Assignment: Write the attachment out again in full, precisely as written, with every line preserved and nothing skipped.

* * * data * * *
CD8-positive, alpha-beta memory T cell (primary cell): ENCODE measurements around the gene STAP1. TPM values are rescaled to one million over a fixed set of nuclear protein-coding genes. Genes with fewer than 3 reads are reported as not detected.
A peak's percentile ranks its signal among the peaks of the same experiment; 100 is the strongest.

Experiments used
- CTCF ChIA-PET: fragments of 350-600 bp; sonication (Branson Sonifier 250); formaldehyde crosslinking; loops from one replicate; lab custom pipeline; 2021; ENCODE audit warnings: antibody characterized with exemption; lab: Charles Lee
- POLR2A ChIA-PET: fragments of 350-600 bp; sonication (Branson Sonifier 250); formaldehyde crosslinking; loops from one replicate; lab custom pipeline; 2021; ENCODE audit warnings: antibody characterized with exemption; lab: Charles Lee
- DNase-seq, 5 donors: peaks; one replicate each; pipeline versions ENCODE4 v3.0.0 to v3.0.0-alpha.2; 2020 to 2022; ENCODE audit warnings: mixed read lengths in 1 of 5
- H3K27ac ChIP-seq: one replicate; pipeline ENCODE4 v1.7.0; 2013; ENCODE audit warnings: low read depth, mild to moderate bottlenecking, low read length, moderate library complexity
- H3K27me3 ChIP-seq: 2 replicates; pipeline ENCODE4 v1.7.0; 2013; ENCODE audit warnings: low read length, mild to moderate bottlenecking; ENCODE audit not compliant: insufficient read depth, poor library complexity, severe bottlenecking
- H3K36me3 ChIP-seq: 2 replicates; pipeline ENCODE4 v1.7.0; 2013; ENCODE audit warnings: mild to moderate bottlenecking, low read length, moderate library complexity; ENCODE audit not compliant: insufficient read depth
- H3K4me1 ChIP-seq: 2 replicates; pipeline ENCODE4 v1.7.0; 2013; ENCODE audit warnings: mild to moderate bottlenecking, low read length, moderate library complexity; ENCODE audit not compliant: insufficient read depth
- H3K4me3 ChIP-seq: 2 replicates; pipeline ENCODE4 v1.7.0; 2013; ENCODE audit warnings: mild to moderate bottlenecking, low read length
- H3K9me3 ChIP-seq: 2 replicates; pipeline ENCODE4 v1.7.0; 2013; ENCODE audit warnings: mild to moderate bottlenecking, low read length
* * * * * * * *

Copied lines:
CD8-positive, alpha-beta memory T cell (primary cell): ENCODE measurements around the gene STAP1. TPM values are rescaled to one million over a fixed set of nuclear protein-coding genes. Genes with fewer than 3 reads are reported as not detected.
A peak's percentile ranks its signal among the peaks of the same experiment; 100 is the strongest.

Experiments used
- CTCF ChIA-PET: fragments of 350-600 bp; sonication (Branson Sonifier 250); formaldehyde crosslinking; loops from one replicate; lab custom pipeline; 2021; ENCODE audit warnings: antibody characterized with exemption; lab: Charles Lee
- POLR2A ChIA-PET: fragments of 350-600 bp; sonication (Branson Sonifier 250); formaldehyde crosslinking; loops from one replicate; lab custom pipeline; 2021; ENCODE audit warnings: antibody characterized with exemption; lab: Charles Lee
- DNase-seq, 5 donors: peaks; one replicate each; pipeline versions ENCODE4 v3.0.0 to v3.0.0-alpha.2; 2020 to 2022; ENCODE audit warnings: mixed read lengths in 1 of 5
- H3K27ac ChIP-seq: one replicate; pipeline ENCODE4 v1.7.0; 2013; ENCODE audit warnings: low read depth, mild to moderate bottlenecking, low read length, moderate library complexity
- H3K27me3 ChIP-seq: 2 replicates; pipeline ENCODE4 v1.7.0; 2013; ENCODE audit warnings: low read length, mild to moderate bottlenecking; ENCODE audit not compliant: insufficient read depth, poor library complexity, severe bottlenecking
- H3K36me3 ChIP-seq: 2 replicates; pipeline ENCODE4 v1.7.0; 2013; ENCODE audit warnings: mild to moderate bottlenecking, low read length, moderate library complexity; ENCODE audit not compliant: insufficient read depth
- H3K4me1 ChIP-seq: 2 replicates; pipeline ENCODE4 v1.7.0; 2013; ENCODE audit warnings: mild to moderate bottlenecking, low read length, moderate library complexity; ENCODE audit not compliant: insufficient read depth
- H3K4me3 ChIP-seq: 2 replicates; pipeline ENCODE4 v1.7.0; 2013; ENCODE audit warnings: mild to moderate bottlenecking, low read length
- H3K9me3 ChIP-seq: 2 replicates; pipeline ENCODE4 v1.7.0; 2013; ENCODE audit warnings: mild to moderate bottlenecking, low read length